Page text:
Dorrance Brooks (d. 1918), is an African American soldier who died in France shortly before the end of World War I. A native of Harlem and the son of a Civil War veteran, Brooks was a Private First Class in the 15th Infantry.
In World War I, African American soldiers served in segregated regiments and were not eligible for aid from the Army Nurse Corps or the American Red Cross. In spite of these discouragements, Brooks distinguished himself as a faithful and patriotic soldier. Brooks was praised for his “signal bravery” in leading the remnants of his company after his superior officers were killed.
When this square was dedicated on June 14, 1925, more than 10,000 people were said to have attended the ceremony...
Harlem has experienced a rapid escalation in the demolition of historic sites in recent years to create space for new high-rise residential towers and upmarket commercial space. DBPORA has intensified its neighborhood preservation activities. Due to the successful efforts of the West Harlem Community Preservation Organization, with support from the neighborhood advocacy organizations Save Harlem Now! and the Historic Districts Council, the proposed Dorrance Brooks Square Historic District has received a positive determination of eligibility by the New York State Historic Preservation Office for nomination to both the State and National Registers of Historic Places. To continue the Historic District nomination process, DBPORA must raise $3,500 to conduct additional research and prepare our application for submission...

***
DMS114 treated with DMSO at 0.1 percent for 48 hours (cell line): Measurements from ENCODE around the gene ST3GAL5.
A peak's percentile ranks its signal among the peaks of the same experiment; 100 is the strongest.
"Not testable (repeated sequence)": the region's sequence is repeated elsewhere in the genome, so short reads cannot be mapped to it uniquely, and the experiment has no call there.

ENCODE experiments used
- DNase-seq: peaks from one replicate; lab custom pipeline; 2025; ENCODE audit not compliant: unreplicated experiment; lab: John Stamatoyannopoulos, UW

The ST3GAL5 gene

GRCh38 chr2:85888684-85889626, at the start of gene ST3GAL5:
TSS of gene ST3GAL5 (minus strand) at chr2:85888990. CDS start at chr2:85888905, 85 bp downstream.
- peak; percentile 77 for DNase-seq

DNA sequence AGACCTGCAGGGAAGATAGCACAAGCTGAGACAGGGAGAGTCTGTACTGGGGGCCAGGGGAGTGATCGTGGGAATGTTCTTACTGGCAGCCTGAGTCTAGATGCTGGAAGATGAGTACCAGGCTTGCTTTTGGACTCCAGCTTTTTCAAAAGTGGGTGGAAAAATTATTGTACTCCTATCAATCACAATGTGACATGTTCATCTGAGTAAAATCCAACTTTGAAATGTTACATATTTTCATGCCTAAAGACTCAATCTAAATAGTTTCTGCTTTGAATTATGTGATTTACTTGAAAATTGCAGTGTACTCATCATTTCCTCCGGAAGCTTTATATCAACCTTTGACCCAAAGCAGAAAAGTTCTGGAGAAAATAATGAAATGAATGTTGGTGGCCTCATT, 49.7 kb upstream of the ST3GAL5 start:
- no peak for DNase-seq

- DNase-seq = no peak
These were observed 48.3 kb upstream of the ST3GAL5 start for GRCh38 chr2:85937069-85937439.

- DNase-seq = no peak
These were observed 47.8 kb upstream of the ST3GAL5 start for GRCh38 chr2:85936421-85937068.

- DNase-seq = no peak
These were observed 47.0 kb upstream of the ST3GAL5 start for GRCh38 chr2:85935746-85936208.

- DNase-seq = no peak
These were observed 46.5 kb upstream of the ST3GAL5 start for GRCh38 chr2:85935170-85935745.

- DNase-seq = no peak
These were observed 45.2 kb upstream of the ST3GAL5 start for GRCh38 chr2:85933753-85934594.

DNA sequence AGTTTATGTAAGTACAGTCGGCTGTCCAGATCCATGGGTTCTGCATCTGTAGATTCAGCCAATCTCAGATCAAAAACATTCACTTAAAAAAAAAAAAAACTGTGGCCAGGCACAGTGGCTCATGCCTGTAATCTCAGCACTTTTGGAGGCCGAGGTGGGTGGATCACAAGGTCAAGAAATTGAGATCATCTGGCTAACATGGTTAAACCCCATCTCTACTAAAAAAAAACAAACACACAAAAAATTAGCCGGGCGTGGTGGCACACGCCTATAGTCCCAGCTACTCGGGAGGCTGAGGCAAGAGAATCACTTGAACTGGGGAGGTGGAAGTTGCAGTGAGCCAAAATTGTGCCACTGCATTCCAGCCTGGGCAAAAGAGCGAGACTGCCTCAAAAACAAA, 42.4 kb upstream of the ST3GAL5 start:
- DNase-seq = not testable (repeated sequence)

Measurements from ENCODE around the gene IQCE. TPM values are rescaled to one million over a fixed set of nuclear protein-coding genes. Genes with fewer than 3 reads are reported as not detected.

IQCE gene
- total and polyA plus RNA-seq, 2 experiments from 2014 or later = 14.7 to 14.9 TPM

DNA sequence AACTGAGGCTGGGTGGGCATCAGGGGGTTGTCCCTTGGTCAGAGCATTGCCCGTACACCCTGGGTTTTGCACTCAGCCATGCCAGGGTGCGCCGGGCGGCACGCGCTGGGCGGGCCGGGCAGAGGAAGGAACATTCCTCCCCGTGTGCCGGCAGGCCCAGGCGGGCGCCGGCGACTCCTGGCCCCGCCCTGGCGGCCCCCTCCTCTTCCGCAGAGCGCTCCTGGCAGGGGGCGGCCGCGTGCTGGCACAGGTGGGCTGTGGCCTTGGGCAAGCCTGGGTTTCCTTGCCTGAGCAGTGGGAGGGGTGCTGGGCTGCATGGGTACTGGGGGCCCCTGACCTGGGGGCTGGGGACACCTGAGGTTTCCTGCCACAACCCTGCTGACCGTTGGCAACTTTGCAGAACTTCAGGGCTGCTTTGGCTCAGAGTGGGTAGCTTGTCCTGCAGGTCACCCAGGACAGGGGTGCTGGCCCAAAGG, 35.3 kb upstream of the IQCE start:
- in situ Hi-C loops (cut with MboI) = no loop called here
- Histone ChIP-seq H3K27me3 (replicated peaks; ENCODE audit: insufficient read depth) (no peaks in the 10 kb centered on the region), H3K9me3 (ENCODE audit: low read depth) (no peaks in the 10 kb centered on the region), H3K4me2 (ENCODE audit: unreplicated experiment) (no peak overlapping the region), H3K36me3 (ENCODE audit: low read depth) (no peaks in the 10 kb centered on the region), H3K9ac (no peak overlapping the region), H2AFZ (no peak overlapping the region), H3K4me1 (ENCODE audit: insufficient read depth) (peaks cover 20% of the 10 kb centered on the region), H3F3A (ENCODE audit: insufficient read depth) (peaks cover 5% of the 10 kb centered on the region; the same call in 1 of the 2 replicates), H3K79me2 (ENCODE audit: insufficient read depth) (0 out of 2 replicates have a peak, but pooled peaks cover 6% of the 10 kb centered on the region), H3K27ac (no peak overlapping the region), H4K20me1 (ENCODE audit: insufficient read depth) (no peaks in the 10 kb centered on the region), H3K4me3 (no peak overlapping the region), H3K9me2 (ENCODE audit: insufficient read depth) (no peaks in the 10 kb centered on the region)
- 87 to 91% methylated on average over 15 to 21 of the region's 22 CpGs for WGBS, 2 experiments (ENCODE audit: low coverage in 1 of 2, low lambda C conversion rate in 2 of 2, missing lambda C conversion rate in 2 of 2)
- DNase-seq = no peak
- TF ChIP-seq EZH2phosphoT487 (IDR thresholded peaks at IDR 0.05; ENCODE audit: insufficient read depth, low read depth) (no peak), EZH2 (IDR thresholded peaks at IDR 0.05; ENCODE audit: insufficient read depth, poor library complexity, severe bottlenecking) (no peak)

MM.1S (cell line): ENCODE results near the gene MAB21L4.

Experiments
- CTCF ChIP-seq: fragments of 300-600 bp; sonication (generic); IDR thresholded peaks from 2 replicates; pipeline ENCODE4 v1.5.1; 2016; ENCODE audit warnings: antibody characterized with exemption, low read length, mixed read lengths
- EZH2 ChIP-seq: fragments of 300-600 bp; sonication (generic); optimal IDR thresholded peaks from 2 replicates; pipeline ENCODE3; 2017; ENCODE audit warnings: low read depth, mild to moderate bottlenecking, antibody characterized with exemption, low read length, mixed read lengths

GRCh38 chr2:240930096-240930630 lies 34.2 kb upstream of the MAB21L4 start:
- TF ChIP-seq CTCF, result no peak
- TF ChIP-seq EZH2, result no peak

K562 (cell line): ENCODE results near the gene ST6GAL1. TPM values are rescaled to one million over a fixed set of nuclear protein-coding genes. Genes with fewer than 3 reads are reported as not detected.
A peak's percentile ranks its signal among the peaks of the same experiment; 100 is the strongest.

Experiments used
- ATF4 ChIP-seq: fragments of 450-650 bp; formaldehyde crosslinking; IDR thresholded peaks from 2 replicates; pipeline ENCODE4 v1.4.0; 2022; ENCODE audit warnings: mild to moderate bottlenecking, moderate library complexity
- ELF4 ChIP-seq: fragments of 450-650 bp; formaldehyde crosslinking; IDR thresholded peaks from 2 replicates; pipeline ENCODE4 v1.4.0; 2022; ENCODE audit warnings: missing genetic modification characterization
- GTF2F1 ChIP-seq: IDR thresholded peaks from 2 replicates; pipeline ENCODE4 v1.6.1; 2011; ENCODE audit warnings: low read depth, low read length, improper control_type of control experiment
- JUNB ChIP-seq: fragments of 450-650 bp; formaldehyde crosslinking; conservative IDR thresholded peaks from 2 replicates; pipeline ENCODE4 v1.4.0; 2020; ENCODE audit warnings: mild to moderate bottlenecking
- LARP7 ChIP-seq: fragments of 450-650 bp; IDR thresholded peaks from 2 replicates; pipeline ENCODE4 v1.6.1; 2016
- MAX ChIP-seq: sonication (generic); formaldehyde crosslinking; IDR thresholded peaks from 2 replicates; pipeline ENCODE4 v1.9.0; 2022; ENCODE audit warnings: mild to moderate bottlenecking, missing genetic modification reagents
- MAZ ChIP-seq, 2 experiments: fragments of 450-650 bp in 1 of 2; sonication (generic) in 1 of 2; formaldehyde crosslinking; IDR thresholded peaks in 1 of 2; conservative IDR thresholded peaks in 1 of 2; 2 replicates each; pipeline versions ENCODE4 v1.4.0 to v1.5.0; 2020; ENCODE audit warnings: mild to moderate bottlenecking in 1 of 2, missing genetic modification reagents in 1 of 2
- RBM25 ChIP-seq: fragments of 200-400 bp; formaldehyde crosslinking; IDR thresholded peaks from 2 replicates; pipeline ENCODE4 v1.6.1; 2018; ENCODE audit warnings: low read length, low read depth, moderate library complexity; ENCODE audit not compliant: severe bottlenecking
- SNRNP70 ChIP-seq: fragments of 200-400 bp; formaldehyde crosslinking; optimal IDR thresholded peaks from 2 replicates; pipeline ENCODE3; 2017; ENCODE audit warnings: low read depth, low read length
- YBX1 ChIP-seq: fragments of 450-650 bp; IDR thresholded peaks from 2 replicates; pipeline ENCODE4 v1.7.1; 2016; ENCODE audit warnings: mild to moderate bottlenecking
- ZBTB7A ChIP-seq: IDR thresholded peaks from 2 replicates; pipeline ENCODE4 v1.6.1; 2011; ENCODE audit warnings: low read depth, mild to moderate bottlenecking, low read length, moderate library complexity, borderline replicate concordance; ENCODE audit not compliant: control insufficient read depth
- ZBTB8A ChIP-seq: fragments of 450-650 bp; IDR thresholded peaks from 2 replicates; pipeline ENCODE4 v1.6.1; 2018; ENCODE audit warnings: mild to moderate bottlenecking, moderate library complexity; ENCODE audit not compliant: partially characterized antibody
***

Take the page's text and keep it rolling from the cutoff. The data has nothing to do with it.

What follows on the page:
Dorrance Brooks Property Owners & Residents Association
invites you to participate in our event commemorating the 100th year anniversary of Armistice Day, and the ending World War I at:
DORRANCE BROOKS SQUARE PARK
Saturday, November 10, 2018, 11:00 am
(Edgecombe & St. Nicholas Avenues - 136th & 137th Streets)
The Armistice of 11 November 1918 ended fighting on land, sea and air in World War I between the Allies and their opponent, Germany. The segregated 369th United States Infantry, also known as the “Harlem Hellfighters,” assigned to fight in the French Army’s 161st Division, served 191 days in front line trenches in France, more than any other American unit, and also suffered the most losses...
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